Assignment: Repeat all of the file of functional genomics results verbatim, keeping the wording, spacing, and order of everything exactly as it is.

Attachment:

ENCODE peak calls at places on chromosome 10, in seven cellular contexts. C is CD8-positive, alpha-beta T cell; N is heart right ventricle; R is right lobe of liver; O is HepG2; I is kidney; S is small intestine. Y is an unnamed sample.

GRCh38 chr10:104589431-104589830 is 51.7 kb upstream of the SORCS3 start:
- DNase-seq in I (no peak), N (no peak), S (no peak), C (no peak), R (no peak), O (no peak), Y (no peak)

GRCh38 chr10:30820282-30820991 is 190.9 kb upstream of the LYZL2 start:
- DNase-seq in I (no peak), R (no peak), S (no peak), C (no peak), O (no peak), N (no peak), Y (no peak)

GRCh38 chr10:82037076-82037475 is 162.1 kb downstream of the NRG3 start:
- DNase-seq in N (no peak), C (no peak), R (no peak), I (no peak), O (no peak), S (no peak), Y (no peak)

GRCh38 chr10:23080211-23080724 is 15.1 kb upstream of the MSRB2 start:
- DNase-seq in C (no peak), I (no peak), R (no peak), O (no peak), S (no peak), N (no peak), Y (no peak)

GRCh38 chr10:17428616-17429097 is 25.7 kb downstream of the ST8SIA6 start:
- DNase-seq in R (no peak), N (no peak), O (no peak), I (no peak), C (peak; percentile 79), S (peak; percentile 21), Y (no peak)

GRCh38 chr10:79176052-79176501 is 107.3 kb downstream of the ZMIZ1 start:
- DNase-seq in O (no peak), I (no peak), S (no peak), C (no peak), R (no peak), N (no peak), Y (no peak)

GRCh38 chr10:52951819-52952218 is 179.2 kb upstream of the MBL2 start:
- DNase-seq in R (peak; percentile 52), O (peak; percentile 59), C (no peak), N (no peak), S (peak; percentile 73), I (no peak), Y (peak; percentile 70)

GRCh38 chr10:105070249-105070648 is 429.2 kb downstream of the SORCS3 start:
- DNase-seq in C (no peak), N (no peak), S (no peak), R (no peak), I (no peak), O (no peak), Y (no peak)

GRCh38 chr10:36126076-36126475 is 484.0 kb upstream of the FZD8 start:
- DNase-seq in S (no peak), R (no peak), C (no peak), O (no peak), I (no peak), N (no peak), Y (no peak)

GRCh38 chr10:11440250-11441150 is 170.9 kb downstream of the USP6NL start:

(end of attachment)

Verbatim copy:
ENCODE peak calls at places on chromosome 10, in seven cellular contexts. C is CD8-positive, alpha-beta T cell; N is heart right ventricle; R is right lobe of liver; O is HepG2; I is kidney; S is small intestine. Y is an unnamed sample.

GRCh38 chr10:104589431-104589830 is 51.7 kb upstream of the SORCS3 start:
- DNase-seq in I (no peak), N (no peak), S (no peak), C (no peak), R (no peak), O (no peak), Y (no peak)

GRCh38 chr10:30820282-30820991 is 190.9 kb upstream of the LYZL2 start:
- DNase-seq in I (no peak), R (no peak), S (no peak), C (no peak), O (no peak), N (no peak), Y (no peak)

GRCh38 chr10:82037076-82037475 is 162.1 kb downstream of the NRG3 start:
- DNase-seq in N (no peak), C (no peak), R (no peak), I (no peak), O (no peak), S (no peak), Y (no peak)

GRCh38 chr10:23080211-23080724 is 15.1 kb upstream of the MSRB2 start:
- DNase-seq in C (no peak), I (no peak), R (no peak), O (no peak), S (no peak), N (no peak), Y (no peak)

GRCh38 chr10:17428616-17429097 is 25.7 kb downstream of the ST8SIA6 start:
- DNase-seq in R (no peak), N (no peak), O (no peak), I (no peak), C (peak; percentile 79), S (peak; percentile 21), Y (no peak)

GRCh38 chr10:79176052-79176501 is 107.3 kb downstream of the ZMIZ1 start:
- DNase-seq in O (no peak), I (no peak), S (no peak), C (no peak), R (no peak), N (no peak), Y (no peak)

GRCh38 chr10:52951819-52952218 is 179.2 kb upstream of the MBL2 start:
- DNase-seq in R (peak; percentile 52), O (peak; percentile 59), C (no peak), N (no peak), S (peak; percentile 73), I (no peak), Y (peak; percentile 70)

GRCh38 chr10:105070249-105070648 is 429.2 kb downstream of the SORCS3 start:
- DNase-seq in C (no peak), N (no peak), S (no peak), R (no peak), I (no peak), O (no peak), Y (no peak)

GRCh38 chr10:36126076-36126475 is 484.0 kb upstream of the FZD8 start:
- DNase-seq in S (no peak), R (no peak), C (no peak), O (no peak), I (no peak), N (no peak), Y (no peak)

GRCh38 chr10:11440250-11441150 is 170.9 kb downstream of the USP6NL start: